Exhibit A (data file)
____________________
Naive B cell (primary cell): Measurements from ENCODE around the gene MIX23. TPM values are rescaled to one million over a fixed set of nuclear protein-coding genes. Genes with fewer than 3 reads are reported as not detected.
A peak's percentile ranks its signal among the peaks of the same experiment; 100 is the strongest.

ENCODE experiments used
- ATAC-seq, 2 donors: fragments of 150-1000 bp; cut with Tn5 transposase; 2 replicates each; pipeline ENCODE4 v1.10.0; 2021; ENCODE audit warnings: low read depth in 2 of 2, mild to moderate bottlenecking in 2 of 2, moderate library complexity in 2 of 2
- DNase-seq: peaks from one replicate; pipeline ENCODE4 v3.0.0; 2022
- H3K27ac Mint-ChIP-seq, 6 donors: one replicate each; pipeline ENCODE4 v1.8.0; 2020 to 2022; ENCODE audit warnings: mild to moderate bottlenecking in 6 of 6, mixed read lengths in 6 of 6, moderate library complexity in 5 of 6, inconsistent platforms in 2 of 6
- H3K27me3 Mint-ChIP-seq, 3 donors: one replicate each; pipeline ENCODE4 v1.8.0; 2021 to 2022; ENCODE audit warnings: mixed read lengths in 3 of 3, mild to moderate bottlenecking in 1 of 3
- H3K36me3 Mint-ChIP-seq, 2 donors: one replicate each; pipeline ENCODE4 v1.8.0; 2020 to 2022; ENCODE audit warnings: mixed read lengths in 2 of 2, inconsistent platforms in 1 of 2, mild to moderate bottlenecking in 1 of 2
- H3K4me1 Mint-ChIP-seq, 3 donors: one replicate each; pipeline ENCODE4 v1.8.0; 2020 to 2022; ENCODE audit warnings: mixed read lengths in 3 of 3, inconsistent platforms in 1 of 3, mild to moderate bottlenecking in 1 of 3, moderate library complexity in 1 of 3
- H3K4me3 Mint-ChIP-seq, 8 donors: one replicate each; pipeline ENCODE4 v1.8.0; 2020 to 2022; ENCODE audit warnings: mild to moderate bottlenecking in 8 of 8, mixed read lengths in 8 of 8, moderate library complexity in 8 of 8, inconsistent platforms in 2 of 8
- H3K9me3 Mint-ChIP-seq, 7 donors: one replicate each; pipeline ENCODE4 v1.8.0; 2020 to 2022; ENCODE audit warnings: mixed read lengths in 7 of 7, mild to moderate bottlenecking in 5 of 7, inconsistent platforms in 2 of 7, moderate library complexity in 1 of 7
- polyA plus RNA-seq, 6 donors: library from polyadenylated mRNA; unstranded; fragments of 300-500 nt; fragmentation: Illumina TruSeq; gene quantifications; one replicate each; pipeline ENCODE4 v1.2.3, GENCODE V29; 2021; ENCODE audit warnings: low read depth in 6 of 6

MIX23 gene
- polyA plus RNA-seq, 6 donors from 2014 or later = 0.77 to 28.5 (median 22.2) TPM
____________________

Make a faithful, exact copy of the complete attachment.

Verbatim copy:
Naive B cell (primary cell): Measurements from ENCODE around the gene MIX23. TPM values are rescaled to one million over a fixed set of nuclear protein-coding genes. Genes with fewer than 3 reads are reported as not detected.
A peak's percentile ranks its signal among the peaks of the same experiment; 100 is the strongest.

ENCODE experiments used
- ATAC-seq, 2 donors: fragments of 150-1000 bp; cut with Tn5 transposase; 2 replicates each; pipeline ENCODE4 v1.10.0; 2021; ENCODE audit warnings: low read depth in 2 of 2, mild to moderate bottlenecking in 2 of 2, moderate library complexity in 2 of 2
- DNase-seq: peaks from one replicate; pipeline ENCODE4 v3.0.0; 2022
- H3K27ac Mint-ChIP-seq, 6 donors: one replicate each; pipeline ENCODE4 v1.8.0; 2020 to 2022; ENCODE audit warnings: mild to moderate bottlenecking in 6 of 6, mixed read lengths in 6 of 6, moderate library complexity in 5 of 6, inconsistent platforms in 2 of 6
- H3K27me3 Mint-ChIP-seq, 3 donors: one replicate each; pipeline ENCODE4 v1.8.0; 2021 to 2022; ENCODE audit warnings: mixed read lengths in 3 of 3, mild to moderate bottlenecking in 1 of 3
- H3K36me3 Mint-ChIP-seq, 2 donors: one replicate each; pipeline ENCODE4 v1.8.0; 2020 to 2022; ENCODE audit warnings: mixed read lengths in 2 of 2, inconsistent platforms in 1 of 2, mild to moderate bottlenecking in 1 of 2
- H3K4me1 Mint-ChIP-seq, 3 donors: one replicate each; pipeline ENCODE4 v1.8.0; 2020 to 2022; ENCODE audit warnings: mixed read lengths in 3 of 3, inconsistent platforms in 1 of 3, mild to moderate bottlenecking in 1 of 3, moderate library complexity in 1 of 3
- H3K4me3 Mint-ChIP-seq, 8 donors: one replicate each; pipeline ENCODE4 v1.8.0; 2020 to 2022; ENCODE audit warnings: mild to moderate bottlenecking in 8 of 8, mixed read lengths in 8 of 8, moderate library complexity in 8 of 8, inconsistent platforms in 2 of 8
- H3K9me3 Mint-ChIP-seq, 7 donors: one replicate each; pipeline ENCODE4 v1.8.0; 2020 to 2022; ENCODE audit warnings: mixed read lengths in 7 of 7, mild to moderate bottlenecking in 5 of 7, inconsistent platforms in 2 of 7, moderate library complexity in 1 of 7
- polyA plus RNA-seq, 6 donors: library from polyadenylated mRNA; unstranded; fragments of 300-500 nt; fragmentation: Illumina TruSeq; gene quantifications; one replicate each; pipeline ENCODE4 v1.2.3, GENCODE V29; 2021; ENCODE audit warnings: low read depth in 6 of 6

MIX23 gene
- polyA plus RNA-seq, 6 donors from 2014 or later = 0.77 to 28.5 (median 22.2) TPM